Canada Alta. finds CWD cases roaming further south and west than previously detected
New cases of chronic wasting disease found in wild deer
Hunters continue to play important role in disease surveillance
Edmonton... Twelve new cases of chronic wasting disease have been identified in wild deer as a result of Alberta’s fall surveillance program. Hunters have submitted more than 4,800 wild deer heads for testing since September 1, 2009.
One new case was detected south of Highway 1, 25 kilometres south of Medicine Hat. Another case was found just east of Highway 884 along the Red Deer River. These cases mark the furthest south and west locations where chronic wasting disease has been detected. The remaining 10 cases were detected near past positive cases. Eleven of the 12 new positive cases were mule deer and nine of the hunter-killed cases were adult males, including an adult male white-tailed deer. The chronic wasting disease hunter surveillance program for 2009-2010 cost $500,000.
Sustainable Resource Development continues to talk with stakeholders and landowners in the area to discuss plans for management. Current strategies for monitoring the spread of chronic wasting disease include maximizing the harvest of deer in risk areas and continuing to test for the disease. This includes testing road-kill and any wild deer that may show symptoms of chronic wasting disease, which includes loss of coordination, weight loss, excessive salivating and isolation from other deer.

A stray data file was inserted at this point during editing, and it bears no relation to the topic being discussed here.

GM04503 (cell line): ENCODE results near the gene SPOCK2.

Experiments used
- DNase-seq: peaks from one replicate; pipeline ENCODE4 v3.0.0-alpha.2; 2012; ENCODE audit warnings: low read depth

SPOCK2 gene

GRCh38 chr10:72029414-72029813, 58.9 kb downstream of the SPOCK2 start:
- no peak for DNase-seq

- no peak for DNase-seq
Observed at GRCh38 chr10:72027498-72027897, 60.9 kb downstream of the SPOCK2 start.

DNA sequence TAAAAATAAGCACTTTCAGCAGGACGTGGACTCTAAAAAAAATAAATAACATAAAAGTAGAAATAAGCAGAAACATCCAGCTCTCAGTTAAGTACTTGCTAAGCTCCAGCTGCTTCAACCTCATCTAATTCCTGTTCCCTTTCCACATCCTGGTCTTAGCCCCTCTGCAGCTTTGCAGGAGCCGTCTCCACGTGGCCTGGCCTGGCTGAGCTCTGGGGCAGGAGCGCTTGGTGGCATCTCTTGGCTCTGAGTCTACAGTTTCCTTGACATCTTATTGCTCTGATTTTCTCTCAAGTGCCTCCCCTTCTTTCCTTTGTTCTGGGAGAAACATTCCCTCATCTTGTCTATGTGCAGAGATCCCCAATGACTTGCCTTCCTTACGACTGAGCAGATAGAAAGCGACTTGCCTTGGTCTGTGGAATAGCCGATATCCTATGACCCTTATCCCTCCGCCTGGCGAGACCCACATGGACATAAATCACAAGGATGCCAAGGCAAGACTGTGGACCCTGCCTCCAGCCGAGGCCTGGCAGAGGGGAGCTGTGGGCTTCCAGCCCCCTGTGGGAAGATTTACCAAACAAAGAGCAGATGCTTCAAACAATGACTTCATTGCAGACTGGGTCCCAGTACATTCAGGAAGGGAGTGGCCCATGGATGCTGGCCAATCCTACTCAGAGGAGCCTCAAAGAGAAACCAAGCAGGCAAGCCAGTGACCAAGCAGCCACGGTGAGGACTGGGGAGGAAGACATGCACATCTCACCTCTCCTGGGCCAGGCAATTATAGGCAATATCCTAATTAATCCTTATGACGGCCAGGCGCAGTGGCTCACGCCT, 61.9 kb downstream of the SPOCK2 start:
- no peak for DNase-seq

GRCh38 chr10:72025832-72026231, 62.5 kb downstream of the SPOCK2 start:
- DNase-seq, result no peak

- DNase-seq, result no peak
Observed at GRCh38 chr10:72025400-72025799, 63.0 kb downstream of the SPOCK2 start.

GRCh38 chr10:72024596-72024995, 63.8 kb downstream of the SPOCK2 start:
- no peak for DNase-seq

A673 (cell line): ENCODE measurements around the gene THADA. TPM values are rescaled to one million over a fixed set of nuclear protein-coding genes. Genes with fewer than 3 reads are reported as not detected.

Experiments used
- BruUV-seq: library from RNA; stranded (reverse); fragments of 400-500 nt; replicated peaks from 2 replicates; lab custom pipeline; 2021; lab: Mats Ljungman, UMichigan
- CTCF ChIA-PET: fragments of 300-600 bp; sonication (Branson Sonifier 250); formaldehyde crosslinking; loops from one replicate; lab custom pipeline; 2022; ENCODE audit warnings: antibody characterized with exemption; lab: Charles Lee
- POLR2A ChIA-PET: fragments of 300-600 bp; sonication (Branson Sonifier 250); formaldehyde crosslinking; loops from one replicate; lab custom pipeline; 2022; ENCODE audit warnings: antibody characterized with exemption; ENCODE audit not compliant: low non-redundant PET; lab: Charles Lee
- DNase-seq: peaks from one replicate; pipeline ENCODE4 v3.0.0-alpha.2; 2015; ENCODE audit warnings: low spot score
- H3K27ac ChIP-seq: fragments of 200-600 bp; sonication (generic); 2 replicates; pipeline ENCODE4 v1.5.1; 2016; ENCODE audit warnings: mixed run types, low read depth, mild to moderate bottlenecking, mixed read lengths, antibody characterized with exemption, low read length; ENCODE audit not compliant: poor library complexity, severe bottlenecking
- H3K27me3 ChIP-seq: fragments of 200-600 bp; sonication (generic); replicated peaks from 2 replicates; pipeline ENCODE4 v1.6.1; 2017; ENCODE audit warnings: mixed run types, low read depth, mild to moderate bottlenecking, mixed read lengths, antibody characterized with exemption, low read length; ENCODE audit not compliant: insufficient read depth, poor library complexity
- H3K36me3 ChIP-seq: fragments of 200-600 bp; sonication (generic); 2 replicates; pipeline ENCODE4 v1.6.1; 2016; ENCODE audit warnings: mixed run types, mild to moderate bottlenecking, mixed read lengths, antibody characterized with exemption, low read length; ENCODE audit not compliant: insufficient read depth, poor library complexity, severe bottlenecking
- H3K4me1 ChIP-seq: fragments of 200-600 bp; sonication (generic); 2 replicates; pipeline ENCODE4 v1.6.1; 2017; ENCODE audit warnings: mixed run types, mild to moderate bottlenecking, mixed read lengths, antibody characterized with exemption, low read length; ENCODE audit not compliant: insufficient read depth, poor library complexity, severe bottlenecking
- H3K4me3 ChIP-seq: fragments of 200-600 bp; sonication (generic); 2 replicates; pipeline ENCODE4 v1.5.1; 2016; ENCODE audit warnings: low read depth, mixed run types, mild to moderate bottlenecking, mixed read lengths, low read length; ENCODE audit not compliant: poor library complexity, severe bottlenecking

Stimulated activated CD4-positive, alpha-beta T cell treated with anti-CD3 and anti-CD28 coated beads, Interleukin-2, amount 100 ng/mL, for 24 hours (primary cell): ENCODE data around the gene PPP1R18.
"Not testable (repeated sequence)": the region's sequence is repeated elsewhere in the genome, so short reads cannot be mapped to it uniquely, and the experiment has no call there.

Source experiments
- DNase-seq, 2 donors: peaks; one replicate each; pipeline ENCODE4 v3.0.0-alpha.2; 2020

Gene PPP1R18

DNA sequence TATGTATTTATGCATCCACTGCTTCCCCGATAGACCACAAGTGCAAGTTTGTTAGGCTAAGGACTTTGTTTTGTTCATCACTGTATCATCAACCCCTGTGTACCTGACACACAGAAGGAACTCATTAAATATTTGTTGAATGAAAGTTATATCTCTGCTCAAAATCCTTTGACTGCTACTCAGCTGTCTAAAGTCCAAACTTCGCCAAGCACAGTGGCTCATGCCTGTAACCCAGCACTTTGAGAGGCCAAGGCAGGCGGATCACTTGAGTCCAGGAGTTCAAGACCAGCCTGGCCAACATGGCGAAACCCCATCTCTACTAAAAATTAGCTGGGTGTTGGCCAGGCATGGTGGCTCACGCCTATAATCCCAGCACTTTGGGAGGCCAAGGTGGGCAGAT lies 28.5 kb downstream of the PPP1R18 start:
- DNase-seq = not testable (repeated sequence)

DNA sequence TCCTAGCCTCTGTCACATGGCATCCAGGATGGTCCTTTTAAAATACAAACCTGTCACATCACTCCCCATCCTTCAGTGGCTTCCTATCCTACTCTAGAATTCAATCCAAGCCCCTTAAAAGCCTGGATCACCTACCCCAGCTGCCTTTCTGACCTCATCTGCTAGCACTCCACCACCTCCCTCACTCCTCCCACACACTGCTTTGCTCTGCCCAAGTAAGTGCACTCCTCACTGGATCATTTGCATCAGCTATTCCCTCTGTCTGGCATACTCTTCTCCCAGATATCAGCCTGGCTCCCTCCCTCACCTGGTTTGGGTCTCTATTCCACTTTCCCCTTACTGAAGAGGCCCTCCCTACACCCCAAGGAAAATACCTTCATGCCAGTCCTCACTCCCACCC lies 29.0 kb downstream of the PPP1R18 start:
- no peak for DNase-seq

The 12 new cases, along with an emaciated deer found in June, bring the total to 13 new cases of chronic wasting disease found in 2009. Since the first case of chronic wasting disease was detected in 2005, there have been 74 cases of the disease detected in wild deer in the province. Ongoing surveillance of wild deer and elk in Alberta began in 1996. There is no scientific evidence to suggest that chronic wasting disease can affect humans. For more information on the chronic wasting disease program, visit www.srd.alberta.ca/BioDiversityStewardship/WildlifeDiseases.
-30- Backgrounder: Map of chronic wasting disease cases in wild deer in Alberta.
Media inquiries may be directed to: Darcy Whiteside Communications Sustainable Resource Development 780-427-8636
To call toll free within Alberta dial 310-0000.
Alta. finds CWD cases roaming south, west
Staff 3/19/2010 3:00:00 PM
Related ItemsMore News by TopicLivestock
While Alberta's fall surveillance program for chronic wasting disease (CWD) in wild deer has turned up fewer cases than last year's, deer with the disease were found further south and west than previously detected.
Hunters have submitted more than 4,800 wild deer heads for testing since Sept. 1, 2009, the province said in a release Friday. Of the 12 new cases of CWD identified, 10 were detected near past positive cases.
One new case, however, was detected south of Highway 1, 25 kilometres south of Medicine Hat. Another case was found just east of Highway 884 along the Red Deer River.